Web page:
If a small island with little sunshine can become independent and carbon negative what's stopping the rest of us? I hear lots of arguments why it can't be done but like the health industry the real problem is far too many people are making money off the current system. Wind only works well with large towers in certain locations but everyone has sunlight, okay except Seattle. Europe has had grass pellet burners for years and wood pellets are getting popular in this country. There's nothing wrong with burning wood or grasses if you replant and you are in areas where it won't affect air quality. Coal plants hardly improve air quality and between the two I find wood smoke pleasant and coal acrid. We should already get a 1/3 of our power from renewable sources so it proves we aren't really trying. Large wind towers and solar cells can be installed faster than power plants can be built. There's plenty of non lumber quality wood for pellet stoves and the ones that can run on corn pellets make far better use of the corn than ethanol. Other than grinding and pressing them into pellets corn requires no processing. I love hearing about places like the island it just shows how far we have to go.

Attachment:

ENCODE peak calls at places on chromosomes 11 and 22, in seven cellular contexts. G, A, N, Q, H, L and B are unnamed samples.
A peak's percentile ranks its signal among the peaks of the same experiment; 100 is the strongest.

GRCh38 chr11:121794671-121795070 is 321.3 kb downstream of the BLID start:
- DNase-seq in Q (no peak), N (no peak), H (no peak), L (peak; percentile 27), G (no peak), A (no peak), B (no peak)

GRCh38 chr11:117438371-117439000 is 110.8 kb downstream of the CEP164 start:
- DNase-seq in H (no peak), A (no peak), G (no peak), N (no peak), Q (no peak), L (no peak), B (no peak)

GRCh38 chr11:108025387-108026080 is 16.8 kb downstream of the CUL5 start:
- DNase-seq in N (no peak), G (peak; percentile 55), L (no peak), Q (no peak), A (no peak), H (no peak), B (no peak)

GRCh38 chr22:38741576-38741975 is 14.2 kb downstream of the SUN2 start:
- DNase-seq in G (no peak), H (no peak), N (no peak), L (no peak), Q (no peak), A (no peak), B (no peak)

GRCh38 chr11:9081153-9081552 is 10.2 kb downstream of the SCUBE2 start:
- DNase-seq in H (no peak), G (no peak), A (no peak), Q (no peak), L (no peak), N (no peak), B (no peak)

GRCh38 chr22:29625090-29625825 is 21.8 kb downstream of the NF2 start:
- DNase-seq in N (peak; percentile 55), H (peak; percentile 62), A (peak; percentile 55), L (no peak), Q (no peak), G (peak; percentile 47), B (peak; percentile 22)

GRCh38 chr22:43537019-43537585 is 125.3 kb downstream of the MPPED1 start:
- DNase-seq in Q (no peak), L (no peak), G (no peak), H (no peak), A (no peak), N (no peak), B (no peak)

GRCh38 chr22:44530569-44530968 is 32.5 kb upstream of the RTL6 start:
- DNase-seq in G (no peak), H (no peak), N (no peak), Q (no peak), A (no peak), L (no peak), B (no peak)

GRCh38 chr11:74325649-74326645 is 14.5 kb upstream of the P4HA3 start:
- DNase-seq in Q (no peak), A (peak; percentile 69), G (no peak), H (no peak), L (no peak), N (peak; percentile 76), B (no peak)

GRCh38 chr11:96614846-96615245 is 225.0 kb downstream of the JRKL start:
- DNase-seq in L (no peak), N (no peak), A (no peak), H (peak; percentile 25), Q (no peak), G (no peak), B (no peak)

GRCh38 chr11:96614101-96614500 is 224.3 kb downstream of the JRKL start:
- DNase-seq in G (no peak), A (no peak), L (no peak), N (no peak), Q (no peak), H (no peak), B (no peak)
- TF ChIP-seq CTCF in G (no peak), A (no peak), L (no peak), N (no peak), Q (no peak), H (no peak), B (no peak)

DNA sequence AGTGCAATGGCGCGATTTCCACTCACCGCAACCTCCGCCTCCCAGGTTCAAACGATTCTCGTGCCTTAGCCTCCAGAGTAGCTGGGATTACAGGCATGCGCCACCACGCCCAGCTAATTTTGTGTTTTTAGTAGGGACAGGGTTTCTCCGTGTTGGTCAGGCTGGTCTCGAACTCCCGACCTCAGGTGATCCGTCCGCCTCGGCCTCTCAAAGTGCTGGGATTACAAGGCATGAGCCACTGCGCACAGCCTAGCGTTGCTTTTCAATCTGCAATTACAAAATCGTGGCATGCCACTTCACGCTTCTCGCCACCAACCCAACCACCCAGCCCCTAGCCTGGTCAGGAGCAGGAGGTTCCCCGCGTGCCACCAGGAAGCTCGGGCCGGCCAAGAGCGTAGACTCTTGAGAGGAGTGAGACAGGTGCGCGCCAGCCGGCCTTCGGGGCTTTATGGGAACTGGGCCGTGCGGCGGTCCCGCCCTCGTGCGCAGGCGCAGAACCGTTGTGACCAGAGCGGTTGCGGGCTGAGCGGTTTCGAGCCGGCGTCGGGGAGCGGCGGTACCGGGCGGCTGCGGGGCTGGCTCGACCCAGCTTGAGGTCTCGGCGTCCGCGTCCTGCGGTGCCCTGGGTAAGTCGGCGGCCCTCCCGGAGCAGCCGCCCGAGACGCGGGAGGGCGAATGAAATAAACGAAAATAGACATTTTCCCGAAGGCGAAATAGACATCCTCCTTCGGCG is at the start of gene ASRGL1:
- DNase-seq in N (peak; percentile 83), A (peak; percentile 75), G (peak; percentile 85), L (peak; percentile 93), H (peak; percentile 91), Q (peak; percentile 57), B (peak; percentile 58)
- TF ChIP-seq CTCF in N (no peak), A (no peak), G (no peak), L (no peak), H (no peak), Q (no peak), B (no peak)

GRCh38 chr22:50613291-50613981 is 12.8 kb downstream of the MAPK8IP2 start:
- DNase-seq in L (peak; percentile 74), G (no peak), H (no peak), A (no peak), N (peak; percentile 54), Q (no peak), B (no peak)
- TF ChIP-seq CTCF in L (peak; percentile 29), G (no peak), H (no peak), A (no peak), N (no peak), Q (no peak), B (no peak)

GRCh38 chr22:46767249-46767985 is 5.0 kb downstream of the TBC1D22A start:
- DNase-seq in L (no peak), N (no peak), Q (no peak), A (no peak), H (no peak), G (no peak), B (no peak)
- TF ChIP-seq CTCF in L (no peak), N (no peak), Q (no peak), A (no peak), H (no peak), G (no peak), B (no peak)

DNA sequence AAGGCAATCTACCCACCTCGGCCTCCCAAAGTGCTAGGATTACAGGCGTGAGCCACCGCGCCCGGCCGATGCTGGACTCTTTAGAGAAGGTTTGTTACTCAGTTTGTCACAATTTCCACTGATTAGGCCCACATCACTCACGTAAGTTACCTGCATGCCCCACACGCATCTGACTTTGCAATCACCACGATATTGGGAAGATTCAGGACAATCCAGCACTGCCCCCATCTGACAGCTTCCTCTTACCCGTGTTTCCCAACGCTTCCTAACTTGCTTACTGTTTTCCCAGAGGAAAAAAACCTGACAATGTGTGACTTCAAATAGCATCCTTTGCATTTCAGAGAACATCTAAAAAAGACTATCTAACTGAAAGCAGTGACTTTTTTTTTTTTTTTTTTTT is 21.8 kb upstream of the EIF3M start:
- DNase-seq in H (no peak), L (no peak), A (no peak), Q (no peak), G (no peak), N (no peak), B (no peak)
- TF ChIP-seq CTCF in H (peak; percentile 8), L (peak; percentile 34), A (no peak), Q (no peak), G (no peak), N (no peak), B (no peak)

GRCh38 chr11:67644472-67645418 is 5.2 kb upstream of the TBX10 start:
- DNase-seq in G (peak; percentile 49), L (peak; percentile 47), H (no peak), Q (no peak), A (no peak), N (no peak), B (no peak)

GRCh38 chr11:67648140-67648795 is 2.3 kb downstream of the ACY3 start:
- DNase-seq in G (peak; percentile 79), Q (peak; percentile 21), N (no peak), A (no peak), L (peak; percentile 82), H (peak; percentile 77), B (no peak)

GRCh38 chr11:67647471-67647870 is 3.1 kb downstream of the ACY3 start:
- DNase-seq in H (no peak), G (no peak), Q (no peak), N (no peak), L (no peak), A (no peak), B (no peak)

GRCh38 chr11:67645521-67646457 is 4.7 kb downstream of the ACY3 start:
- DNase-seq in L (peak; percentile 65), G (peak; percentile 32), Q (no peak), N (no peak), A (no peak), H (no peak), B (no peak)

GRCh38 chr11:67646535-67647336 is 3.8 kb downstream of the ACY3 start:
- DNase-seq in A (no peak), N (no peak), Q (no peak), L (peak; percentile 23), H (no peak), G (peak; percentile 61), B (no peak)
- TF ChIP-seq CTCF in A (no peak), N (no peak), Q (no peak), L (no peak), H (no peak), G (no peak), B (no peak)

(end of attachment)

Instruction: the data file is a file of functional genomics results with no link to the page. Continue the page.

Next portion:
Imaginary self-sufficiency. (0, Redundant)

Hurricane78 (562437) | more than 4 years ago | (#29702707)

with generous amounts of aid from mainland Denmark

Doesn't sound very self-sufficient to me.
More like the mainland payed for some power generators that are now used by the island. Same as if they would simply buy energy from the mainland.

I would have given them more respect, if they would have been able to finance it themselves.

And WTF is it with that:

straw-burning furnaces to heat their sturdy brick houses

They could as well just dig for coal or use manure for those fires. Not very progressive...

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What is still unknown... (1)

Ralph Spoilsport (673134) | more than 4 years ago | (#29703179)